In a nutshell
This study examined the frequency of sodium-glucose cotransporter 2 (SGLT2) inhibitor use in type 1 diabetes (T1D) and the resulting rates of diabetic ketoacidosis (DKA). The study concluded that while the proportion of SGLT2 use in T1D is small, there is a significant associated risk of DKA.
There are two main types of diabetes. Type 1 is caused by the destruction of insulin-producing cells by the immune system and results in the absence of insulin. In type 2 there is reduced production of insulin. SGLT2 inhibitors such as sotagliflozin (Zynquista) or dapagliflozin (Forxiga) are a type of drug generally employed to treat type 2 DM. They remove glucose from the blood via the kidneys to lower blood glucose. These have not been approved for use in T1D but are sometimes used anyway. This is referred to as off-label use and it is unclear how often it happens.
DKA is a life-threatening complication of diabetes. It has been seen after using SGLT2 inhibitors in both T1D and T2D. Studies have shown DKA risk increases with increased drug dose. As risk is usually tightly controlled in these studies, it is unclear whether the risk remains the same in real life.
Methods & findings
This study included 475 527 patients with diabetes who were new to using SGLT2 drugs. They had been using the drugs for 4-5 months on average. 6 754 patients in total met the criteria for T1D. These patients were put in 2 groups depending on the criteria used for diagnosis. Those in group 1 were diagnosed by broader criteria. They were more likely to have received oral drugs for diabetes immediately after diagnosis. Group 2 had narrow criteria and received insulin treatment. Patients were followed up to see how often DKA occurred.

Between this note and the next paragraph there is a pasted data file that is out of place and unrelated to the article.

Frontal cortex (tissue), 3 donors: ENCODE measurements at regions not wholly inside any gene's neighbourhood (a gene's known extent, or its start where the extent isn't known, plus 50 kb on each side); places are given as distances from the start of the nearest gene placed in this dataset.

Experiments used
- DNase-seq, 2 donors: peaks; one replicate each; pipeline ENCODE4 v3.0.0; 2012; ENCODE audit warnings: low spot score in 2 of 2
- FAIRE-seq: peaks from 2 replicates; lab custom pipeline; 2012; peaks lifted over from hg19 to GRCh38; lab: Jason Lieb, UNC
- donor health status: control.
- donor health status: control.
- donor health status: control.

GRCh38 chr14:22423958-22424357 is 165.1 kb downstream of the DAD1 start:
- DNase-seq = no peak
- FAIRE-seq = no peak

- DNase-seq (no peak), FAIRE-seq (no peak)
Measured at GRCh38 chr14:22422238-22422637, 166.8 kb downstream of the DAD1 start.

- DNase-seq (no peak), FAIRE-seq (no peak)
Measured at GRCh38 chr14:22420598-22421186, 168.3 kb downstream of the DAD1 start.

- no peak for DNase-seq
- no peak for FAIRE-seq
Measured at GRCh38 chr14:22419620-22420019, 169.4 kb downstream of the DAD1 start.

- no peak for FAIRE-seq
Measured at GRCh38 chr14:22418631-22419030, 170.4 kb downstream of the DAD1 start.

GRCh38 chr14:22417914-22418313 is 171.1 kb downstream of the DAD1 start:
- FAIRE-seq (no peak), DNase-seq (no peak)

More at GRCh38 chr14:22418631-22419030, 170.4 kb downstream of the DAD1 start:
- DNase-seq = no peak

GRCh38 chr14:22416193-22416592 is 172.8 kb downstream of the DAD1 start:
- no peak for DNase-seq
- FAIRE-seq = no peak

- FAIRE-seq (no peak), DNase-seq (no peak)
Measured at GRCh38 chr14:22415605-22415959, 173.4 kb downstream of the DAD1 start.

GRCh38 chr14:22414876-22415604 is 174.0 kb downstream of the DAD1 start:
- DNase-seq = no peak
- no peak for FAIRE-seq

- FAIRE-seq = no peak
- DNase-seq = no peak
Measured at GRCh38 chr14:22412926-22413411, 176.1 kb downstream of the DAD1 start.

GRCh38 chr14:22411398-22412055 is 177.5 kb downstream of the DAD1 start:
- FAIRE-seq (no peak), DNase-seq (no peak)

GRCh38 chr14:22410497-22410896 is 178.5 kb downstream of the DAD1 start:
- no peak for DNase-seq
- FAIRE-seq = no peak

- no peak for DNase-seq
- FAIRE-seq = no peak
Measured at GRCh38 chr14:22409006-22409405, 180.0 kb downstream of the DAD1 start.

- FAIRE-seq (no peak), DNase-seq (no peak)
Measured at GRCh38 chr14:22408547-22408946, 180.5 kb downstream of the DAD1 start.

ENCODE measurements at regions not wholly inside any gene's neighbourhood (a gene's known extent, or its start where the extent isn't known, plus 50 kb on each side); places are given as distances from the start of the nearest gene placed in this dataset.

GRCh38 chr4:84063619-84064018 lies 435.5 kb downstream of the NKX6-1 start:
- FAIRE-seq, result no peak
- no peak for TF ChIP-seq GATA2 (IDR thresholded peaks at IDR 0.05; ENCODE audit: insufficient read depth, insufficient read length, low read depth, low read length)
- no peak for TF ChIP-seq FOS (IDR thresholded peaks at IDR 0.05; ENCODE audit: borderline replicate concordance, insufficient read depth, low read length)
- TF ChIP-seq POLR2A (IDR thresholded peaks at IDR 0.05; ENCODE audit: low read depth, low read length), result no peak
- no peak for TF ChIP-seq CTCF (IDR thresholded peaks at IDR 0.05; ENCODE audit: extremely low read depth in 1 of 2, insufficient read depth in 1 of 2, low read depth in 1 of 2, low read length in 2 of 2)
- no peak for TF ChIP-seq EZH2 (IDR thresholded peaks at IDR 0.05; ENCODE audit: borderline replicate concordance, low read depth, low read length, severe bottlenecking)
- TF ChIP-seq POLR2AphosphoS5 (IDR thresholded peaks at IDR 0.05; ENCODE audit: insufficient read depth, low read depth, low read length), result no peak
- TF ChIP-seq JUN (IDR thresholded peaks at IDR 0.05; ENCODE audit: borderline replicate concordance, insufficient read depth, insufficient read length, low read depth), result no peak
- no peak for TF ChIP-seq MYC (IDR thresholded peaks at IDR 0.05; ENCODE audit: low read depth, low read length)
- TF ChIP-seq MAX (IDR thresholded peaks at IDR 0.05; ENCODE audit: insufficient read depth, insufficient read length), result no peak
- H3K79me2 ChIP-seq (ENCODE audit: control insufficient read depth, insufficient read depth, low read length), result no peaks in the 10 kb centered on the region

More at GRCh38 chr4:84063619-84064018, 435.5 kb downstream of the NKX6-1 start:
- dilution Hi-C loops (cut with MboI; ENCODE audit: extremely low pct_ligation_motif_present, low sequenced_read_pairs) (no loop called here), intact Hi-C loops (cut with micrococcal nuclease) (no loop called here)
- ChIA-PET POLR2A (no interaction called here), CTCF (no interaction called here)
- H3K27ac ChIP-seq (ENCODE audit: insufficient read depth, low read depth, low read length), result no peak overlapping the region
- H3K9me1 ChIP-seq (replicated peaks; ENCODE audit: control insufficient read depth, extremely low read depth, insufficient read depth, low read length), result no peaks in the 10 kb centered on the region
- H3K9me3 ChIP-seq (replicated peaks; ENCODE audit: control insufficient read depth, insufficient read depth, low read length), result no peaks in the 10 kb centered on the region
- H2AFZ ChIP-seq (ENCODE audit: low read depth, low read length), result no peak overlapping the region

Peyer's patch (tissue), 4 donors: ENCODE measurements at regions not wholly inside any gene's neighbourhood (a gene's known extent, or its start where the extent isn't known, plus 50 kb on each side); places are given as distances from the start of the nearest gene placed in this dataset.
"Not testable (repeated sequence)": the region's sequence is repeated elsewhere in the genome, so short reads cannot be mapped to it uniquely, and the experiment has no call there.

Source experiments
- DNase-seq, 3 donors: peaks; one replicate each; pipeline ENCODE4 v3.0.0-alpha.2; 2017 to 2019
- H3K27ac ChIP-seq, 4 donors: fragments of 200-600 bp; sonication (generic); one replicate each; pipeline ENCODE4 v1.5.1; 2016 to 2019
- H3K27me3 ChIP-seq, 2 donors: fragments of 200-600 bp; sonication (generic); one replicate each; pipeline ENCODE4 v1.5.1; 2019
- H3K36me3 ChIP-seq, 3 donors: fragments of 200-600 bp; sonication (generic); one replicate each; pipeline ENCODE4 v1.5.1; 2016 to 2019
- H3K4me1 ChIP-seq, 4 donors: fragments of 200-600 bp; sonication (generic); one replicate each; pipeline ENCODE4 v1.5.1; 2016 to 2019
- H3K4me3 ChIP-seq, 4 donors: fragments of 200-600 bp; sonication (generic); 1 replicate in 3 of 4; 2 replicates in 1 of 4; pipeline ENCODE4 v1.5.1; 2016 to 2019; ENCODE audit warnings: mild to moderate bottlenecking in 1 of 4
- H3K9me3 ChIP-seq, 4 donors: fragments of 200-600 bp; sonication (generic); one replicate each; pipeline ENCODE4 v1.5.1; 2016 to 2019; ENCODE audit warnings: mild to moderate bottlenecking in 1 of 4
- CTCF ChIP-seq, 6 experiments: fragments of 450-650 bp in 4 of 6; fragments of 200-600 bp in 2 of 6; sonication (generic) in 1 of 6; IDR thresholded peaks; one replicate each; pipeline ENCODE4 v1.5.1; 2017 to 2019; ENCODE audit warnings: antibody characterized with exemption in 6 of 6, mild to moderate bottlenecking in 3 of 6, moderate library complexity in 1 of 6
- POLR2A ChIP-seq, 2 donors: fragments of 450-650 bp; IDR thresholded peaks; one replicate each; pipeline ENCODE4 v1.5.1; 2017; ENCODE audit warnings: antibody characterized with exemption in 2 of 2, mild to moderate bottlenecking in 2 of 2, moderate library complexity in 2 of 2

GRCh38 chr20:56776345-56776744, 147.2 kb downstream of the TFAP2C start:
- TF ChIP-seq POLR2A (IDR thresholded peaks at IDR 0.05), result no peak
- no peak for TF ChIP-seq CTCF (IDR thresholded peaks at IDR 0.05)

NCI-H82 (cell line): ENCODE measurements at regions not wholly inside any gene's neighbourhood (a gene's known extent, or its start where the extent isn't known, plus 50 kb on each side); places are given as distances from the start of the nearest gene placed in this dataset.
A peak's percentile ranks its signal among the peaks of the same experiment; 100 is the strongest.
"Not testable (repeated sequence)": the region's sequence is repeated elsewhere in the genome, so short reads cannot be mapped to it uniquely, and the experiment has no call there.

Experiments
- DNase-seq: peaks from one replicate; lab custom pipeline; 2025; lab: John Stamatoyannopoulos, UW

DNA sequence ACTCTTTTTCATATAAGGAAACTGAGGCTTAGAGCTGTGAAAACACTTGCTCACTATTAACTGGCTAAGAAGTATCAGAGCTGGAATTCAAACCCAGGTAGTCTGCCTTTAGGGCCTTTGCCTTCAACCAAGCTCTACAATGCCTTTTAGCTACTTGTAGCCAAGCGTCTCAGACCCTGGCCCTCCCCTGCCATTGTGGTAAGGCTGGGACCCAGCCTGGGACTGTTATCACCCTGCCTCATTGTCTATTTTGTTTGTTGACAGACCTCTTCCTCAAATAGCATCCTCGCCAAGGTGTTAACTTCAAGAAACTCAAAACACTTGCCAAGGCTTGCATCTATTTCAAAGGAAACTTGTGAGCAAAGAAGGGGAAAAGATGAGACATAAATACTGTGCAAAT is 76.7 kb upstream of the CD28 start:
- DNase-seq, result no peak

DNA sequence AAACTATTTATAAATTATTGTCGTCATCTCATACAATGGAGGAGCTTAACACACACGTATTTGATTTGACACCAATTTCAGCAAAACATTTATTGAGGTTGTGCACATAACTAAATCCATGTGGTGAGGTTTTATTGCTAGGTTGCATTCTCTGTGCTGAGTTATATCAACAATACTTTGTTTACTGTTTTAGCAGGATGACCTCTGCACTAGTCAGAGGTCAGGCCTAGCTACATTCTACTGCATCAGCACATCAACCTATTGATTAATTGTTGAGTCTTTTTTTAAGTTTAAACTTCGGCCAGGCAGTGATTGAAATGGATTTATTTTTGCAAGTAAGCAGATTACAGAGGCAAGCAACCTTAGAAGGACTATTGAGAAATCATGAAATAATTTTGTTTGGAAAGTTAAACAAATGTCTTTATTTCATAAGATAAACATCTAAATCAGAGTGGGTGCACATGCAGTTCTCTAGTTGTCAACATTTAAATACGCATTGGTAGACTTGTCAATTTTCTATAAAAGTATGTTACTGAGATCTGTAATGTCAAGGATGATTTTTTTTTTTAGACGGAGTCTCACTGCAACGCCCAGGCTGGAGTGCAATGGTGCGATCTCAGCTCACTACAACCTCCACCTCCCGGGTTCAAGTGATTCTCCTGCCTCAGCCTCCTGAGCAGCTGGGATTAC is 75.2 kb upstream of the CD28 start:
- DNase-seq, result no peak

The percentage of patients with T1D using SGLT2 drugs ranged from 0.47% to 0.98%, depending on the specific drug. Those with T1D using SGLT2 were more likely to be between 12 and 18 years old.
In groups, lower rates of DKA were seen in those not getting insulin. DKA was more common in female patients and in those aged between 25 and 44 years old. Patients between 25 and 44 years of age at the time of starting SGLT2 inhibitors were 2.6 times more likely to experience DKA compared to what would be expected based on clinical trials.
The bottom line
In conclusion, use of SGLT2 inhibitors in T1D was not as common but was still associated with significant rates of DKA with the off-label use.
The fine print
There is a much lower risk of DKA in T2D, therefore a higher rate of DKA is always expected in T1D. The broad criteria for T1D might have included patients with T2D falsely diagnosed as T1D. This might have influenced the results.
If you have any concerns or questions regarding your risk of DKA you should speak to your doctor or diabetic nurse.
Published By :
Oct 10, 2019
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